Friday, November 5, 2010

Have the Conservatives Gone Bi?

I have a confession to make. Politically speaking, I'm bi, that is to say biconceptual, and I have suspicions that the Conservative Party of Canada also has some bi tendencies that for the longest time have been kept in the closet.

In his brilliant book, The Political Mind, neuroscientist George Lakoff demonstrates that culturally dominant metaphors become hardwired into the brain at the level of the synapses. For Lakoff, the conceptualization of the nation is divided into different metaphors of the family, the authoritarian strict father represented by the conservatives, and the empathetic, nurturing parents represented by the progressives. He observes that the political spectrum is not a left/right continuum, but a continuum of progressives on one end, conservatives at the other, and in the middle those that are biconceptual, meaning that in some contexts these people will have their progressive cognitive frames activated and in other contexts it will be their conservative cognitive frames that dominate.

As a evidence-based democrat, I find myself wavering between the two frames depending on the context. Most of the time, I am a progressive, but there are times when the conservative networks in my brain get activated. For example, here in Quebec, we run a program called Act Differently, which is designed to reduce the incidence of high school drop outs. Unfortunately, research shows that after a number of years and $40 million later, the program has had no effect on bringing about its intended change. When I see this type of intervention into the social sphere, I become fiscally conservative within this particular context. I don't, however, generalize and transfer my conservative cognitive frame to other social contexts.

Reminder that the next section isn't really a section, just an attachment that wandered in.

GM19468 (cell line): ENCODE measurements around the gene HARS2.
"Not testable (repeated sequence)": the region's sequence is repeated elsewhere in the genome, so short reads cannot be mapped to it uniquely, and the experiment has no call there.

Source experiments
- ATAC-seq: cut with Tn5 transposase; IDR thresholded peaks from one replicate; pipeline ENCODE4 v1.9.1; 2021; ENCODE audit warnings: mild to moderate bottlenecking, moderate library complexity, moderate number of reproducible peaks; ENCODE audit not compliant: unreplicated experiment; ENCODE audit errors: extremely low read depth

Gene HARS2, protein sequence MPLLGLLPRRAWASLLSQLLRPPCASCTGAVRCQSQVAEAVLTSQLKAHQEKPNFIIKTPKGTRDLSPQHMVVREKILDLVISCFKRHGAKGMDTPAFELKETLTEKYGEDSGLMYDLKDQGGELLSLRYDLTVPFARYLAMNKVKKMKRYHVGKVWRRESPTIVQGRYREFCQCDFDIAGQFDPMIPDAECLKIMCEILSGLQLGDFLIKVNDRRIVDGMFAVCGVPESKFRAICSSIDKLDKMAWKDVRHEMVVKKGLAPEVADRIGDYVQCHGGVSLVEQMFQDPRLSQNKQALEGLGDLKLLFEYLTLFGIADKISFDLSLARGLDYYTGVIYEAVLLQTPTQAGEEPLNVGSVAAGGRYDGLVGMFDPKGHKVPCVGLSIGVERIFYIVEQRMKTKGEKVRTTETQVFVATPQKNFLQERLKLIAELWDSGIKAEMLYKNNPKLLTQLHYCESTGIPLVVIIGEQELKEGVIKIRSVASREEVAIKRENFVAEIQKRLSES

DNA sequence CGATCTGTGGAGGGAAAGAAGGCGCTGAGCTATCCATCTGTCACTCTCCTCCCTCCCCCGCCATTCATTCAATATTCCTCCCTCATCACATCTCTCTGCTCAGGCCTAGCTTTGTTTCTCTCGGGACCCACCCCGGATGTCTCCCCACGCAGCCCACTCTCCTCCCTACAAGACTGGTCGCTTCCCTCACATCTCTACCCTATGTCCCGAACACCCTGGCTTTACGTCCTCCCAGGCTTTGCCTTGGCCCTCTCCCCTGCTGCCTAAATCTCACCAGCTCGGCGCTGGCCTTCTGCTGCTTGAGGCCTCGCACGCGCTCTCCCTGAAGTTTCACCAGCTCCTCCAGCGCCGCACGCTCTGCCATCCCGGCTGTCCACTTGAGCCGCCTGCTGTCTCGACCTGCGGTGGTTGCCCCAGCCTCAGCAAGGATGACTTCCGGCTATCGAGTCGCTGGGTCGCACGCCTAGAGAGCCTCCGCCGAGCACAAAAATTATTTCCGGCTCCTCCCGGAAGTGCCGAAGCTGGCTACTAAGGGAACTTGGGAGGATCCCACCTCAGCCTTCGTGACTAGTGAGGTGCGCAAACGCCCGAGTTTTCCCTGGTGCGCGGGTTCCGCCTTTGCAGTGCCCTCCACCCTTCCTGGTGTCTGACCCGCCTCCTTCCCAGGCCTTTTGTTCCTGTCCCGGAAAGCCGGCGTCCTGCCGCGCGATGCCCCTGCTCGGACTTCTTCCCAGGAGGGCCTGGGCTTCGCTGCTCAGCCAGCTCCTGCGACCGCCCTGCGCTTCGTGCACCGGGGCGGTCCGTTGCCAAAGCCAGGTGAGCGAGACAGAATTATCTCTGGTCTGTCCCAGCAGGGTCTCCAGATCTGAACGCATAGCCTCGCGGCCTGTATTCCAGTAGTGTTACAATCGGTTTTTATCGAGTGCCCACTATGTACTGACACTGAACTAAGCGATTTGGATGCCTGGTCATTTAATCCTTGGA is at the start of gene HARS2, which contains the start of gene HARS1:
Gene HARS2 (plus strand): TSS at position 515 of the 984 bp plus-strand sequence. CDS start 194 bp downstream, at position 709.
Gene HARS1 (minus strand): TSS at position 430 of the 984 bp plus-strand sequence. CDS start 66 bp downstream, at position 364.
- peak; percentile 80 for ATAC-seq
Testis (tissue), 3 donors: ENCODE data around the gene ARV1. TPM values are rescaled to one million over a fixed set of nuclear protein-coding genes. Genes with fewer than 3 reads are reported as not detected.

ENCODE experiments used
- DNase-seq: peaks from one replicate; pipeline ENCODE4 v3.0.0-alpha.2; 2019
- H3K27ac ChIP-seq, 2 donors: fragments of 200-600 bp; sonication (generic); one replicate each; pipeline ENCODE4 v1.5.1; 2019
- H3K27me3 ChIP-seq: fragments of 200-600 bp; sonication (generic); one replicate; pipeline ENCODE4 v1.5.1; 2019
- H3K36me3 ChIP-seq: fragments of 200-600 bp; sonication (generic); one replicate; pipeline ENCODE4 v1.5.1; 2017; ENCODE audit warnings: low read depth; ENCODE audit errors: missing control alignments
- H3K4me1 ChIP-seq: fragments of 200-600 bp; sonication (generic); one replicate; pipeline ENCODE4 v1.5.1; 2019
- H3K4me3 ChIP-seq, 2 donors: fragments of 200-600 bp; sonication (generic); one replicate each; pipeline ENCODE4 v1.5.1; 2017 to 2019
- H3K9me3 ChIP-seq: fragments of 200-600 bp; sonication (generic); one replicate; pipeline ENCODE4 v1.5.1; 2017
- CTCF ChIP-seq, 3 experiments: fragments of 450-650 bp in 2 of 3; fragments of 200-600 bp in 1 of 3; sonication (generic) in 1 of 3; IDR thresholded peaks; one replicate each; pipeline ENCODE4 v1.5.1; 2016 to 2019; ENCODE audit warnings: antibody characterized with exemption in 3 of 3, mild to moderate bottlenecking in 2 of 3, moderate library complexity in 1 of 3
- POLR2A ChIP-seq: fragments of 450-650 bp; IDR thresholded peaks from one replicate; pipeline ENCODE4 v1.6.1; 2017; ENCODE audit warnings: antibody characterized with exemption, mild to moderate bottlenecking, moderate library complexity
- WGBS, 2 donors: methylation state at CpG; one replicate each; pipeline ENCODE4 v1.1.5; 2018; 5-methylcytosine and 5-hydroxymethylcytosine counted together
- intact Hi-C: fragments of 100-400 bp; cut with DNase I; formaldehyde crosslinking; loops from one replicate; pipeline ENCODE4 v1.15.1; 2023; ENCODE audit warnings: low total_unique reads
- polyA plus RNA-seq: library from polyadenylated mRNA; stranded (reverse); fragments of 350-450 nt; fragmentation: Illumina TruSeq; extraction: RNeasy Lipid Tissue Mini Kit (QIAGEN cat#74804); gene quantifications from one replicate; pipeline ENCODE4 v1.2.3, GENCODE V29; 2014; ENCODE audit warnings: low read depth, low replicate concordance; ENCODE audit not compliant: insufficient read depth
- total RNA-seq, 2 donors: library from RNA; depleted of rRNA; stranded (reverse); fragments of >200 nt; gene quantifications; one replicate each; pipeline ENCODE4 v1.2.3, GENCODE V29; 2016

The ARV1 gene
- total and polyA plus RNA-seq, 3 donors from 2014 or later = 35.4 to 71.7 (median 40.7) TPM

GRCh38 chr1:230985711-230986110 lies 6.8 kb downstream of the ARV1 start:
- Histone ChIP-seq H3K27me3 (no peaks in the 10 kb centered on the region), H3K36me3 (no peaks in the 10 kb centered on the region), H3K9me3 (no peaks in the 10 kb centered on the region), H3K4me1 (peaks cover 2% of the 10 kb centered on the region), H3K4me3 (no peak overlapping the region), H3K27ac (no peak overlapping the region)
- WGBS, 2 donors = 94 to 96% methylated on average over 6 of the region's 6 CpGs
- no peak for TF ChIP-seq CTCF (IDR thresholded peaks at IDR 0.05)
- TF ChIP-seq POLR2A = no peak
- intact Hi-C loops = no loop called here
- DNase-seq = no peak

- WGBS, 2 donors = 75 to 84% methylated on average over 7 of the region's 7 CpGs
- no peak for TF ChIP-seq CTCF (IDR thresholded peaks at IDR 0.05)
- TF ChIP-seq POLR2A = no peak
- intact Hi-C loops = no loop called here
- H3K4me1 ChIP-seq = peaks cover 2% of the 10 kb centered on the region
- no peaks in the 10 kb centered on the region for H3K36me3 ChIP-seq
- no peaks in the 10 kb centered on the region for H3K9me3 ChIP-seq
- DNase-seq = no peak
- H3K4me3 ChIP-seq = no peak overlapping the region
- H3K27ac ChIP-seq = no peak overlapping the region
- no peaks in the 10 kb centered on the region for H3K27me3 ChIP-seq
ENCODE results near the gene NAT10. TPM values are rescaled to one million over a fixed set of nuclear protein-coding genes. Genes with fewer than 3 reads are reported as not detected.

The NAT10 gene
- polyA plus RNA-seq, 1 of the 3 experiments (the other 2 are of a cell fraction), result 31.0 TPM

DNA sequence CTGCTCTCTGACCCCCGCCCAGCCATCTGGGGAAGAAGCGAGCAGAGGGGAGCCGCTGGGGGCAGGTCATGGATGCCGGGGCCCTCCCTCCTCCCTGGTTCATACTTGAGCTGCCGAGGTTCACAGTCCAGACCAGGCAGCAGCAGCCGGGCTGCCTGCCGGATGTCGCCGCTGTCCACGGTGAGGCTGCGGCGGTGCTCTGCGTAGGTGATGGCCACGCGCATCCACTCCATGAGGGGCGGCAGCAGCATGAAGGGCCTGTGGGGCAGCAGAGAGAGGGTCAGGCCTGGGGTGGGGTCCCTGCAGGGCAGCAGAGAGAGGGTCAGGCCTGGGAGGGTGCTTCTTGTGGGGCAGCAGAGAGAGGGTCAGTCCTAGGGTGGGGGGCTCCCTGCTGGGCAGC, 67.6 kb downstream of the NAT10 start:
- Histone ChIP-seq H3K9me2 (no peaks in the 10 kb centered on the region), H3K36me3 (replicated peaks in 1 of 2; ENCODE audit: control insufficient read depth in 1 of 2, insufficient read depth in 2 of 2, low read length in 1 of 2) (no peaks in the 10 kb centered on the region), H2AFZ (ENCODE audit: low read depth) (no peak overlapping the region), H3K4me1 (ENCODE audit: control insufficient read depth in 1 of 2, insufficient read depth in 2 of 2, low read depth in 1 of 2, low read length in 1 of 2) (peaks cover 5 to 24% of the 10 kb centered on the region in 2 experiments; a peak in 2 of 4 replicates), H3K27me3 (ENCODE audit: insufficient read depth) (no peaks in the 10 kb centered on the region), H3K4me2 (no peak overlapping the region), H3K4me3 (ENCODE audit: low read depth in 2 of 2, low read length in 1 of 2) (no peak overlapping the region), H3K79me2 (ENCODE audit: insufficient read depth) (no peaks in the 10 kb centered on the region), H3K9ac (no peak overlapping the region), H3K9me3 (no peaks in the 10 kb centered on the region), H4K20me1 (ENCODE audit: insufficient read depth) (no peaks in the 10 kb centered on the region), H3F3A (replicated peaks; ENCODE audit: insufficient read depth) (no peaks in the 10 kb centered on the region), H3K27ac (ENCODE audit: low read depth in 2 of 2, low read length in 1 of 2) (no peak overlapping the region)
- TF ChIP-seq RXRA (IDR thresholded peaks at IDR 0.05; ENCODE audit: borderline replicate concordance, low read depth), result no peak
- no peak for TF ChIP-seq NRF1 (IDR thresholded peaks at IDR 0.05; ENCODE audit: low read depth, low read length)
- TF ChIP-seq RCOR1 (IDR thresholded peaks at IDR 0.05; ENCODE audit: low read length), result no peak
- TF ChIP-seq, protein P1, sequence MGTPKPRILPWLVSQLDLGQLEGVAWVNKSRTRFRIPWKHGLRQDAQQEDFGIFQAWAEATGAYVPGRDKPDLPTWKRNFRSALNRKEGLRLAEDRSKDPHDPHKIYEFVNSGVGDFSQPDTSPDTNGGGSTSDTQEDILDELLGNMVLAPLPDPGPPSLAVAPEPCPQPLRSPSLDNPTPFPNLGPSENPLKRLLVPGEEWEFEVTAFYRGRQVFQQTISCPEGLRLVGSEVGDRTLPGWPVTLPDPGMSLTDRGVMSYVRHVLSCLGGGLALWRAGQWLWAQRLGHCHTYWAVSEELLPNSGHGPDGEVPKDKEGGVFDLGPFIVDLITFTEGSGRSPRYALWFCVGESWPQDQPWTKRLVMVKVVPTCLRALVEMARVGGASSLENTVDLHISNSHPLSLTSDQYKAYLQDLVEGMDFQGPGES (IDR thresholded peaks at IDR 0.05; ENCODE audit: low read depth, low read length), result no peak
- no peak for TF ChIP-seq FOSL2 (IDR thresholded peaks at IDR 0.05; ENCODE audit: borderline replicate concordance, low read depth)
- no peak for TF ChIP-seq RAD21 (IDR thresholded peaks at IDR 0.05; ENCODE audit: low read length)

During the last week, we have had two significant political decisions made by a Conservative government that demonstrate that they too, within certain contexts, can be progressive. In refusing to let the Prosperity Gold and Copper Mine go forward in British Columbia and to intervene so to prevent Potash Corporation of Saskatchewan from being taken over by an Australian based company, BHP Billiton, they appeared to be acting in a manner more becoming of a progressive, social democratic party like the NDP.

Since it appears that a single party majority government in Canada is something of the past, perhaps in our political future bi is the only way to fly if we want to have good government.

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